Children's Hospital and Regional Medical Center and University of Washington School of Medicine.  HELIX directory. Available at: http://www.hslib.washington.edu/helix. Accessed January 22, 1999.
Standards and Guidelines: Clinical Genetics Laboratories, The American College of Human Genetics Laboratory Practice Committee, 1993.  Not Available ACMG Web site: http://www.arvo.org/genetics/acmg.
 Not Available 42 Federal Register 888 (1995) (codified at 42 CFR §493).
Watson MS. Current activities involving economic, regulatory, and practice issues in molecular genetic testing.  Diagn Mol Pathol.1995;4:233-234.
Verma RS, Luke S. Variations in alphoid DNA sequences escape detection of aneuploidy at interphase by FISH technique.  Genomics.1992;14:113-116.
Yankowitz J, Li S, Weiner CP. Polymerase chain reaction determination of RhC, Rhc, and RhE blood types.  Am J Obstet Gynecol.1997;176:1107-1111.
Fukimara FK, Northrup H, Beaudet AL, O'Brien WE. Genotyping errors with the polymerase chain reaction.  N Engl J Med.1990;322:61.

Figures

Figure. Total Number of Tests Annually
Graphic Jump Location

Tables

Table Graphic Jump LocationTable 1. Laboratory Practice Standards Used to Derive the Quality Assurance Scores
Table Graphic Jump LocationTable 2. Factors Associated With Quality Assurance Scores

References

Struewing JP, Hartge P, Wacholder S.  et al.  The risk of cancer associated with specific mutations of BRCA1 and BRCA2 among Ashkenazi Jews.  N Engl J Med.1997;336:1401-1408.
Szabo CI, King MC. Population genetics of BRCA1 and BRCA2 Am J Hum Genet.1997;60:1013-1020.
Kinzler KW, Vogelstein B. Lessons from hereditary colon cancer.  Cell.1996;87:159-170.
Larkin M. "Personalised" drug therapy could be near.  Lancet.1998;351:1937.
Krynetski EY, Evans WE. Pharmacogenetics of cancer therapy.  Am J Hum Genet.1998;63:11-16.
Holtzman NA, Watson MS. Promoting Safe and Effective Genetic Testing in the United States: Final Report of the Task Force on Genetic TestingWashington, DC: National Academy Press; 1997.
Andrews L, Fullarton JE, Holtzman NA, Motulsky AG. Assessing Genetic Risks: Implications for Health and Social PolicyWashington, DC: National Academy Press; 1994.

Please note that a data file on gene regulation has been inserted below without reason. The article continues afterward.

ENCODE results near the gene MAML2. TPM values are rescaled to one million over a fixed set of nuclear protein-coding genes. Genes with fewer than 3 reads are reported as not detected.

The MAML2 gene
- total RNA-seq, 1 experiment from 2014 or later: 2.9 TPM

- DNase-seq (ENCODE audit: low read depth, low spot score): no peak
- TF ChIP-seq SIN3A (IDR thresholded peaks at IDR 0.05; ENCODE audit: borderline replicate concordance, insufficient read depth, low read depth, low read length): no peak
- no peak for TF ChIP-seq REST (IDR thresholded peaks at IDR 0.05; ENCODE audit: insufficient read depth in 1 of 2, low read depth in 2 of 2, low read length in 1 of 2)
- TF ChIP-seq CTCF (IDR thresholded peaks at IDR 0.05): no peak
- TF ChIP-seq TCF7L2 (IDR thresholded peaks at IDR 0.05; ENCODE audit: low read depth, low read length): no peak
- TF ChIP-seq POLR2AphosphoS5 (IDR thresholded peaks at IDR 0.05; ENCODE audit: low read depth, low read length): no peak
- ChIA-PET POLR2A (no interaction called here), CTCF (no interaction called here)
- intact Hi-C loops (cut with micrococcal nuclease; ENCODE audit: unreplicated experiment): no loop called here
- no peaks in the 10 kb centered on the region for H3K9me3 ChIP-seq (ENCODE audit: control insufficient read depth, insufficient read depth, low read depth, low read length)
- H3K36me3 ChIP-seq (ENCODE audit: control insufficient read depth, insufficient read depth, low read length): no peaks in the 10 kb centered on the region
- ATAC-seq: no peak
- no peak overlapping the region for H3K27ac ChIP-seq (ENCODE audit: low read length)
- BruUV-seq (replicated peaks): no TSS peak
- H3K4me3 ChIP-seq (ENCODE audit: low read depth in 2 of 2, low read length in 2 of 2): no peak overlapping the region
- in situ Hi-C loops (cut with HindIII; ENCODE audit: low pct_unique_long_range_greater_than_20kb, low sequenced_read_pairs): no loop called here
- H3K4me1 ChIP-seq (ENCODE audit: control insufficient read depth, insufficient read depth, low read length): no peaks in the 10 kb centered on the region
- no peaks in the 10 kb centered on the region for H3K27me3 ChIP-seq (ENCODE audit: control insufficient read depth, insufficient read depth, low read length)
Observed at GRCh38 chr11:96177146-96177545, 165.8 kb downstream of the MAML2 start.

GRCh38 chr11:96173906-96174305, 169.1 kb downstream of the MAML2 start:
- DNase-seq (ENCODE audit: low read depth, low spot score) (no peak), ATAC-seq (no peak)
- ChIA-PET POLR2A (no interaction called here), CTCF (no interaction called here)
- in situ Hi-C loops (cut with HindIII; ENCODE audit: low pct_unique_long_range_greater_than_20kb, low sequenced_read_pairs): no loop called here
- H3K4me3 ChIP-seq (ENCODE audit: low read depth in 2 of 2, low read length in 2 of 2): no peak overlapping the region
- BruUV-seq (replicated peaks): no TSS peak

US Congress, Office of Technology Assessment.  Cystic Fibrosis and DNA Tests. Washington, DC: US Government Printing Office; August 1992. Publication OTA-BA-532.
Hudson KL, Rothenburg KH, Andrews LB, Kahn MJE, Collins FS. Genetic discrimination and health insurance: an urgent need for reform.  Science.1995;270:391-393.
 Medicare, Medicaid and CLIA programs: regulations implementing Clinical Laboratory Improvement Amendments of 1988 (CLIA), 57 Federal Register 7002 (1992).
 Not Available 42 Federal Register 892 (1995) (codified at 42 CFR §493).
Children's Hospital and Regional Medical Center and University of Washington School of Medicine.  HELIX directory. Available at: http://www.hslib.washington.edu/helix. Accessed January 22, 1999.
Standards and Guidelines: Clinical Genetics Laboratories, The American College of Human Genetics Laboratory Practice Committee, 1993.  Not Available ACMG Web site: http://www.arvo.org/genetics/acmg.
 Not Available 42 Federal Register 888 (1995) (codified at 42 CFR §493).
Watson MS. Current activities involving economic, regulatory, and practice issues in molecular genetic testing.  Diagn Mol Pathol.1995;4:233-234.
Verma RS, Luke S. Variations in alphoid DNA sequences escape detection of aneuploidy at interphase by FISH technique.  Genomics.1992;14:113-116.
Yankowitz J, Li S, Weiner CP. Polymerase chain reaction determination of RhC, Rhc, and RhE blood types.  Am J Obstet Gynecol.1997;176:1107-1111.
Fukimara FK, Northrup H, Beaudet AL, O'Brien WE. Genotyping errors with the polymerase chain reaction.  N Engl J Med.1990;322:61.